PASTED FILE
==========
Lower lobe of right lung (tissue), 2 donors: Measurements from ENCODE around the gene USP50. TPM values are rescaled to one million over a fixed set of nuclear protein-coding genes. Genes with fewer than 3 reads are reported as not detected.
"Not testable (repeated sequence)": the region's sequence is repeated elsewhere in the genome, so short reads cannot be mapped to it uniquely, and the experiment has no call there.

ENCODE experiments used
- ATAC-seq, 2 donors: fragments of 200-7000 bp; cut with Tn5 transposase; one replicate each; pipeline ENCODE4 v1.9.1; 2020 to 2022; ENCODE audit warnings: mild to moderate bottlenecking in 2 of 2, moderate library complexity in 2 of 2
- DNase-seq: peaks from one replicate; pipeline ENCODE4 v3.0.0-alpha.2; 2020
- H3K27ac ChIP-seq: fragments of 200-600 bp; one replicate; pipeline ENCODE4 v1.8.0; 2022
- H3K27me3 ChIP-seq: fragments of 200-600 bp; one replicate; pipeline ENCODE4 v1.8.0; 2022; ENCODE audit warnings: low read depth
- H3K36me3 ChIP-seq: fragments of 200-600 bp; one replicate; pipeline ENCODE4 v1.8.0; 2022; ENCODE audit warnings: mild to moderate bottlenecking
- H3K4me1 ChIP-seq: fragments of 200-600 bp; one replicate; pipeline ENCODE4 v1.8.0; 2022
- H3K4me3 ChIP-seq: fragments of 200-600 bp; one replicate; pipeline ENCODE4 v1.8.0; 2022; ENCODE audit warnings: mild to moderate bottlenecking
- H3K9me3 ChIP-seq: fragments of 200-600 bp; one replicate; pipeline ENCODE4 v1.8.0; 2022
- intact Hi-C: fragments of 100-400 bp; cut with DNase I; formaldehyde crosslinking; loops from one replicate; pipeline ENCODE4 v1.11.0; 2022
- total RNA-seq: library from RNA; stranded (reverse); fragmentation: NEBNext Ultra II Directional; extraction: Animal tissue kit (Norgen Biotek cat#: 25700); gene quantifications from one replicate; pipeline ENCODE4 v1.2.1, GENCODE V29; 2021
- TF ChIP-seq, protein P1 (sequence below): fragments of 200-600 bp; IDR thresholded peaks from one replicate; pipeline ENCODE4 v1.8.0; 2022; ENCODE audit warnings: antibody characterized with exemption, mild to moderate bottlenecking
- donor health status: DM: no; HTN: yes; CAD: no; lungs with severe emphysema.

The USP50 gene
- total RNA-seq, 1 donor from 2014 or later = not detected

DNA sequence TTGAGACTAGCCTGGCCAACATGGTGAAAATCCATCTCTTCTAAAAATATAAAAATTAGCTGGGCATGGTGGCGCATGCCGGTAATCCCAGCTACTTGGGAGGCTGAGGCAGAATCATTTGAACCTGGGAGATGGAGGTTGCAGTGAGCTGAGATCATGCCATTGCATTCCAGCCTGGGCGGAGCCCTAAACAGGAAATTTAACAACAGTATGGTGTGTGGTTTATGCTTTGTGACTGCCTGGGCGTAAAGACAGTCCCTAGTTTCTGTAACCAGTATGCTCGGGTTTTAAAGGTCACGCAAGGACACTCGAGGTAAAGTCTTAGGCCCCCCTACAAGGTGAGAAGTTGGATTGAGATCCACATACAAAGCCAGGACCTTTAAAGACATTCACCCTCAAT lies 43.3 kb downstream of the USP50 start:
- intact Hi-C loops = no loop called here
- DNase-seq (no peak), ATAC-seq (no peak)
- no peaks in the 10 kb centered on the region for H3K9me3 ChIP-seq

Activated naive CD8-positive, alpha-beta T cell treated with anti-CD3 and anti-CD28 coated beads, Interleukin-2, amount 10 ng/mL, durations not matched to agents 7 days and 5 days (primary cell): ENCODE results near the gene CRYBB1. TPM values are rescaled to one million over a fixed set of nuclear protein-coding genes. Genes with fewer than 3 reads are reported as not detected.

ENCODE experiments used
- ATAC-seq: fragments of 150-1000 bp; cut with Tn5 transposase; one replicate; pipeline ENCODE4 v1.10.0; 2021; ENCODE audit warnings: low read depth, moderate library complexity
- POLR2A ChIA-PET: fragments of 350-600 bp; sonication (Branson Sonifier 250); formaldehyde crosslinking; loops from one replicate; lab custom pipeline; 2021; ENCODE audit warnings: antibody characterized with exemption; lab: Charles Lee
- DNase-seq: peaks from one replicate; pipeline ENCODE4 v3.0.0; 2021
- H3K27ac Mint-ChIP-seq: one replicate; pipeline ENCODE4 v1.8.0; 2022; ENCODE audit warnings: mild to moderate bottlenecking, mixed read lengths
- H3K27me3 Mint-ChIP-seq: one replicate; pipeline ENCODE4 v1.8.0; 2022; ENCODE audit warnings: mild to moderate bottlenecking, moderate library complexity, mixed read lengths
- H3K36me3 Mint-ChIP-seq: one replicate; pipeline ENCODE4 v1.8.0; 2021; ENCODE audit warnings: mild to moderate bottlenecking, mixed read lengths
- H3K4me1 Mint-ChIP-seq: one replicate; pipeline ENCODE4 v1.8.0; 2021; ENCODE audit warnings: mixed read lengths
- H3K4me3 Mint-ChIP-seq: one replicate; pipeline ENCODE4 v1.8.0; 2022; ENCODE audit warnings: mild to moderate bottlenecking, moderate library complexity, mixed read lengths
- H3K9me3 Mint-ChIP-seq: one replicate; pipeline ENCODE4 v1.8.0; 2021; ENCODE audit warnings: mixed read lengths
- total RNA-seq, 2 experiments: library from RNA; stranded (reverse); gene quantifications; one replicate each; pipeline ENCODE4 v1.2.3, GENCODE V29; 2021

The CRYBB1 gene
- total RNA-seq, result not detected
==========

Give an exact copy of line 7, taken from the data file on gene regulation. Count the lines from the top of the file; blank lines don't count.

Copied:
- H3K27me3 ChIP-seq: fragments of 200-600 bp; one replicate; pipeline ENCODE4 v1.8.0; 2022; ENCODE audit warnings: low read depth